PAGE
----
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The Secrets to Raising a Smarter Child
- By Inderbir Sandhu, Ph.D


~ B R A I N Y - Z I N E ~

" Learn How to Nurture A Smarter Kid "

Volume #8   Issue #23

ISSN: 0219-7642    June 13, 2010

Andrew Loh, Publisher

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Active children are a source of joy to their parents. Active children are bundles of unlimited energy and strength. At the same time, they are agile and energetic with an open mind to learn everything that happens around them. Active children can learn quickly and perform extremely well in their classroom. In nutshell, active children in a home can enliven the entire ambience of the house with their wit and smartness.

Unfortunately, several intrinsic and extrinsic reasons may push a child to become passive and withdrawn. Passivity in a child is a natural thing that occurs either by birth or by chance. Inactive and passive parenting can push an active child into a passive one. Passive parenting could also make a child passive, because the child will expect the parents to do everything for him or her. Psychology experts believe that passivity in children could be a psychological phenomenon and they also believe that it is possible to reverse this trait by applying thoughtful parenting methods that are active in nature.

Passivity in your child is not a crime; rather, it is a repairable deficiency that could be controlled or corrected with smart and positive parenting methods. It is possible to convert a passive child into a positive and active one. What parents need is an open mind and an inclination to apply the basic methods of positive parenting. Parents may need to teach their children how to be independent and self motivated to do things on their own. Have a nice day.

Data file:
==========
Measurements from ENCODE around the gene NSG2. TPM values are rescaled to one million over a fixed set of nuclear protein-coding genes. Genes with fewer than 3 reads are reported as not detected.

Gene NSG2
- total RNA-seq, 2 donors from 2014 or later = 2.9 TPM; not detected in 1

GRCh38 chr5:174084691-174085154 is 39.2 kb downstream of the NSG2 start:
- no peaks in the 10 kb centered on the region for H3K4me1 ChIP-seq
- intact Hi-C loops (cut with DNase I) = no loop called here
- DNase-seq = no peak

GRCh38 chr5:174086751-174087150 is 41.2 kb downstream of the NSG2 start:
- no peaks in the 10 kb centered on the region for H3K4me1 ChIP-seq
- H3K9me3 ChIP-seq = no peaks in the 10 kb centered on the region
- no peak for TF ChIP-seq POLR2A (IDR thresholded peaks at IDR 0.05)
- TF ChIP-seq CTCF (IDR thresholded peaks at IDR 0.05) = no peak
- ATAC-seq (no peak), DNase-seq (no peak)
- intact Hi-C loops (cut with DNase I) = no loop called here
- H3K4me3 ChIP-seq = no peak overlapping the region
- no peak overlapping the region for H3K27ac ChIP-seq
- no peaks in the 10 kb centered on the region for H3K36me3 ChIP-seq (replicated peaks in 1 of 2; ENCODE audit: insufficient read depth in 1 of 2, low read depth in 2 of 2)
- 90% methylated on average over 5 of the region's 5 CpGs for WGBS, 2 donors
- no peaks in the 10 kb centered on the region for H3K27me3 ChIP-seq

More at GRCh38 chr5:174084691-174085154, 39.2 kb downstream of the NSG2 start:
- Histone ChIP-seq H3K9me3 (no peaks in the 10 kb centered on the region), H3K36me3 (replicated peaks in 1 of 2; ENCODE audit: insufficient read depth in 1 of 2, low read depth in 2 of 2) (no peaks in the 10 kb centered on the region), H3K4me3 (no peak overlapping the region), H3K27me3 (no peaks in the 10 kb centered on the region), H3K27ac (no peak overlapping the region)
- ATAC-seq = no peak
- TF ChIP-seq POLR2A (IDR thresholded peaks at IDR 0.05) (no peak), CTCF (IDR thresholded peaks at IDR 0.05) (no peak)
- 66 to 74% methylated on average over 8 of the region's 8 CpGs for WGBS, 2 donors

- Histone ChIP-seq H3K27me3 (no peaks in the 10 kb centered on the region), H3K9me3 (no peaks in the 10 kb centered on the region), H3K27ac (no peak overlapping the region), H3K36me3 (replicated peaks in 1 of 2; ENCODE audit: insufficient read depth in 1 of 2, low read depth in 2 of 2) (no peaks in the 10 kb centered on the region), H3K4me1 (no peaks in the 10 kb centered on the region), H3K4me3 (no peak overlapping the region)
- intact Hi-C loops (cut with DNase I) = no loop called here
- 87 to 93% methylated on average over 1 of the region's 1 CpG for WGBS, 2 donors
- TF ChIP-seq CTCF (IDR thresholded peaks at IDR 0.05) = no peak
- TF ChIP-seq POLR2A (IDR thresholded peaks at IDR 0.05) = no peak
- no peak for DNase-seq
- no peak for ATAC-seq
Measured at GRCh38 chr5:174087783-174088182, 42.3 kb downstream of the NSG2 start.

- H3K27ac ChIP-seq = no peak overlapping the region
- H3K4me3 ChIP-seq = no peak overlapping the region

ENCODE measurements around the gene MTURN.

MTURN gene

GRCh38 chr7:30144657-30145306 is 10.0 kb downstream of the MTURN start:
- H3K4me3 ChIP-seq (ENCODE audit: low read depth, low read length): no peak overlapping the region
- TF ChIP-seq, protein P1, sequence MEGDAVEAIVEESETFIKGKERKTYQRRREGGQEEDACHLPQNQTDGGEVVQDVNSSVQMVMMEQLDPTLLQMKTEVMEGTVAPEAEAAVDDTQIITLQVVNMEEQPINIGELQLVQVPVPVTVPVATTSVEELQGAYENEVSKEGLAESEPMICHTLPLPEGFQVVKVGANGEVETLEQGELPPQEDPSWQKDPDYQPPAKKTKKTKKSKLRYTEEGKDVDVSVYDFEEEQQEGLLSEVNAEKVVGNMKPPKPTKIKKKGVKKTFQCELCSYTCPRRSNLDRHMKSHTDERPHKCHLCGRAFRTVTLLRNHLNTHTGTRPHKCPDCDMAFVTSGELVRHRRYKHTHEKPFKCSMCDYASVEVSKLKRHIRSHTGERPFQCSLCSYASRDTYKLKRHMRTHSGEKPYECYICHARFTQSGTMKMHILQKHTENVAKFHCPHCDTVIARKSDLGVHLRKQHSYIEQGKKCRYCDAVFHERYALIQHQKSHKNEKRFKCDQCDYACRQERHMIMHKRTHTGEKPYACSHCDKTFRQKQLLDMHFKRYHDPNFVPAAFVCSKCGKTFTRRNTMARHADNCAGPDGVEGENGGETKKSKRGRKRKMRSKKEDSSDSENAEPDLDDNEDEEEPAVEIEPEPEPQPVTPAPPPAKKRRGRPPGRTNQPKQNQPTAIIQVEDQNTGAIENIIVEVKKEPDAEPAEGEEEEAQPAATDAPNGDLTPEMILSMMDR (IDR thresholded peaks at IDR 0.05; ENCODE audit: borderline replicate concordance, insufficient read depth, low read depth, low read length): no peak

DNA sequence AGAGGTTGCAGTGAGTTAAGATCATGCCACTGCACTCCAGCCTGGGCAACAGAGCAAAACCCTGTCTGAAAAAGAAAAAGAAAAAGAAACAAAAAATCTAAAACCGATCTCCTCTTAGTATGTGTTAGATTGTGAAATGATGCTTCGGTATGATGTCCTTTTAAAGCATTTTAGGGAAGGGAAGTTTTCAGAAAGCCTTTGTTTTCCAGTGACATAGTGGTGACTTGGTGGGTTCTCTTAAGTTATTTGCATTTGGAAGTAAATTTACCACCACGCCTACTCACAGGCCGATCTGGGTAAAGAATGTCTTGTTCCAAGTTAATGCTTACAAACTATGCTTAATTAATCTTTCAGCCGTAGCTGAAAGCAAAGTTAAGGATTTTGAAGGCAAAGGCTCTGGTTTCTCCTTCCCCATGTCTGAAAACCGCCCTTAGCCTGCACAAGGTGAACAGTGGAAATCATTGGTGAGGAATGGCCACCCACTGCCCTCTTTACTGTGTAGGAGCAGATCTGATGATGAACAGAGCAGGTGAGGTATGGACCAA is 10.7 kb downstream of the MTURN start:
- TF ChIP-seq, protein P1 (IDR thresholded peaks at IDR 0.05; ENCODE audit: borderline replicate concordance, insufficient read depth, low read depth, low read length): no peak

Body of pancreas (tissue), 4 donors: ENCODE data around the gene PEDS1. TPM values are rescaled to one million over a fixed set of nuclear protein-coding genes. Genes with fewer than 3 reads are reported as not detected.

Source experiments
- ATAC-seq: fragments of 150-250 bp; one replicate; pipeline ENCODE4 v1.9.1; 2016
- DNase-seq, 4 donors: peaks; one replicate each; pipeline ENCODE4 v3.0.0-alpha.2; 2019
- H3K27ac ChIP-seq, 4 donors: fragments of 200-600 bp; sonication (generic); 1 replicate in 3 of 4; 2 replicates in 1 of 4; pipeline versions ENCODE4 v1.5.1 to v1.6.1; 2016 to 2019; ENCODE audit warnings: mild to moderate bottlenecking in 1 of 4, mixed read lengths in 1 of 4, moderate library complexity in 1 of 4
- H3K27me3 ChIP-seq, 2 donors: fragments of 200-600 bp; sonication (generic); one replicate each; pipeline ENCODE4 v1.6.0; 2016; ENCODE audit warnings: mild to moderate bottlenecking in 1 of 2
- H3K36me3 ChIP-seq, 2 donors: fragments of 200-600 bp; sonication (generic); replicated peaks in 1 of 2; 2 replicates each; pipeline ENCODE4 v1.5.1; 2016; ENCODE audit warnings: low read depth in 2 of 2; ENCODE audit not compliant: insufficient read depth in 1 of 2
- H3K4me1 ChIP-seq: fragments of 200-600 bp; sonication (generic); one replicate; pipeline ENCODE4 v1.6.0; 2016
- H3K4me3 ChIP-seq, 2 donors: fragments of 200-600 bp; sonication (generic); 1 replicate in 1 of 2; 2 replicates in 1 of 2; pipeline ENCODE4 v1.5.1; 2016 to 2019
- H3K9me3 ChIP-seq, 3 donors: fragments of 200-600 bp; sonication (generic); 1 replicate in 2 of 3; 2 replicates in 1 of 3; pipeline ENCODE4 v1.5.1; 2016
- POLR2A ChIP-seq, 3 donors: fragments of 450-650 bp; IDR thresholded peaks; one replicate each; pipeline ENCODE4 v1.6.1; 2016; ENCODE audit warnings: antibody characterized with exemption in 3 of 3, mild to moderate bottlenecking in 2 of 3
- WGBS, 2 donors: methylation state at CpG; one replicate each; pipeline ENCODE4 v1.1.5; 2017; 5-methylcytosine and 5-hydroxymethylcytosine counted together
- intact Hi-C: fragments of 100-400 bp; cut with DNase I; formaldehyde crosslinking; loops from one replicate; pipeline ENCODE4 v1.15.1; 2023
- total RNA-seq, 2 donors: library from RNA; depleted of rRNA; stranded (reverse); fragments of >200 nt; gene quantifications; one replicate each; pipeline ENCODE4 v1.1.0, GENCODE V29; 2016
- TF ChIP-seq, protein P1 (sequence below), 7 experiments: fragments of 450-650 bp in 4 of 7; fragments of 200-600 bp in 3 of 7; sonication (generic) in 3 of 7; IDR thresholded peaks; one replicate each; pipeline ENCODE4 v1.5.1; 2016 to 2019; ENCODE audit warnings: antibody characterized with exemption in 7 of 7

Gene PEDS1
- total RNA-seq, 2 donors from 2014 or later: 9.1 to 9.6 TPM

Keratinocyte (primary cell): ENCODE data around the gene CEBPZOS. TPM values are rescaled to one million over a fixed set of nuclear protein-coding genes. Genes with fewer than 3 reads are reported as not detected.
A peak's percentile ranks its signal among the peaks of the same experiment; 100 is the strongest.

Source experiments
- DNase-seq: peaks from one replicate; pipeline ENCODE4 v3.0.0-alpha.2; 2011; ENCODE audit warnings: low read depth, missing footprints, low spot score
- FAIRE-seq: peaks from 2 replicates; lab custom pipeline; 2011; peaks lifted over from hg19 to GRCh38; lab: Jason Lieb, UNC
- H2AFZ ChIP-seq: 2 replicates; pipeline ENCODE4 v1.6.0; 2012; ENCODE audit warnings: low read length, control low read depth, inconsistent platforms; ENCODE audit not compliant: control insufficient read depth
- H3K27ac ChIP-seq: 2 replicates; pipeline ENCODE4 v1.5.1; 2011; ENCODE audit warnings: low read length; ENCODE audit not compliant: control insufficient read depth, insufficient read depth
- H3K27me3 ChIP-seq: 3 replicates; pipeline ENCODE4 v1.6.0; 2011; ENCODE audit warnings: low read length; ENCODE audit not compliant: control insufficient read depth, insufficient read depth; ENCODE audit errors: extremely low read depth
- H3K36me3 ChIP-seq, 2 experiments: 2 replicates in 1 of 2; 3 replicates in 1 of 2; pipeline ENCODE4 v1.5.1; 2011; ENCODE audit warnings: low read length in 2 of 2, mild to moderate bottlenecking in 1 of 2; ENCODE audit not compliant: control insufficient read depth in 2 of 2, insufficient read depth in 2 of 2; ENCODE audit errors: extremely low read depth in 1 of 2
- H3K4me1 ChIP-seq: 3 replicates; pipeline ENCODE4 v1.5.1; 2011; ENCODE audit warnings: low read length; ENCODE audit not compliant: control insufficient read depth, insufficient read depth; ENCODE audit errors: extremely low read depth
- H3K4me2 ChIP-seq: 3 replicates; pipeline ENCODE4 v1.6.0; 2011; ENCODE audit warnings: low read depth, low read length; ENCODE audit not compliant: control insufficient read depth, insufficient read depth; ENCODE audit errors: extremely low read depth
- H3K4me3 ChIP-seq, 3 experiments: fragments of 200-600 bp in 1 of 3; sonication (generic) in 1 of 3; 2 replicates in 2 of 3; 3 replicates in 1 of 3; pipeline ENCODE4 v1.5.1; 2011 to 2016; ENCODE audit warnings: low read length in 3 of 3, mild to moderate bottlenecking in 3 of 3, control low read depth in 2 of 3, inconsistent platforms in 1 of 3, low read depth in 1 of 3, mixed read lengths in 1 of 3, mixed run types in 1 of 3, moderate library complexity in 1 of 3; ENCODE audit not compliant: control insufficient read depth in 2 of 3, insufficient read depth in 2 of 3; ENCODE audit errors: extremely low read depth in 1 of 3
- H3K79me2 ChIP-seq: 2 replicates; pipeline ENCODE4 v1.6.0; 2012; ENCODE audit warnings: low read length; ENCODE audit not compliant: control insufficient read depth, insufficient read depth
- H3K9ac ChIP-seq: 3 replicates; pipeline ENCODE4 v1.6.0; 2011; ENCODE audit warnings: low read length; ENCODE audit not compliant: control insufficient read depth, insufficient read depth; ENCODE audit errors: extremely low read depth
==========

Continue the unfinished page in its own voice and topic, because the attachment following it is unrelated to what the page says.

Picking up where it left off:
Thought for today:
"If you want children to keep their feet on the ground, put some responsibility on their shoulders." - Abigail Van Buren

Best Regards,
Andrew Loh
Andrew Loh
Publisher & Editor, BrainyZine


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Transforming a Passive Child into Active Child - Characteristics of a Passive Child
Passivity in children could relate to some unknown emotional causes. Passive children are dull, withdrawn and deficient in self motivation. Passive children also exhibit several visible symptoms.

Transforming a Passive Child into Active Child - Methods to Raise an Active Child
It is possible to transform a passive child into an active one by using thoughtful parenting methods and techniques. Here are some useful methods and techniques that could help parents achieve their goals.


Q1: Is the RAIS an appropriate test to use when assessing for giftedness? If so, what cut-off score would constitute giftedness, or superior IQ, for a child with DOB, 12-31-98? I was informed that this score is 128. Also, if not, what test(s) are known to be most sensitive in assessing giftedness?...

A: The Reynolds Intellectual Assessment Scales (RAIS), considered as a newcomer in the world of intelligence testing, appears to be the shortest full-intelligence test compared to other intelligence assessment. It takes only about 35 minutes to administer. In contrast to most existing measures of intelligence, the RIAS eliminates dependence on motor coordination, visual-motor speed, and reading skills. The RAIS is divided into four sections .... Continue to read Dr. Sandhu's answer on The RAIS and the Woodcock Johnson Tests here.

Q2: My child is 3 years 10 months old. He likes puzzle very much, and he can now make 96 pieces puzzle by himself in 30 minutes without looking at the picture, all by his memory. Sometimes, I feels he has very good memory in remembering what I said long ago, in playing the "IQ concept", and other IQ games. My questions are:

  1. Is it considered gifted?

  2. how can i explore his potential in this way?

  3. Is it good to let a young kid to play such a long, intensive mind game like 96 pieces puzzle?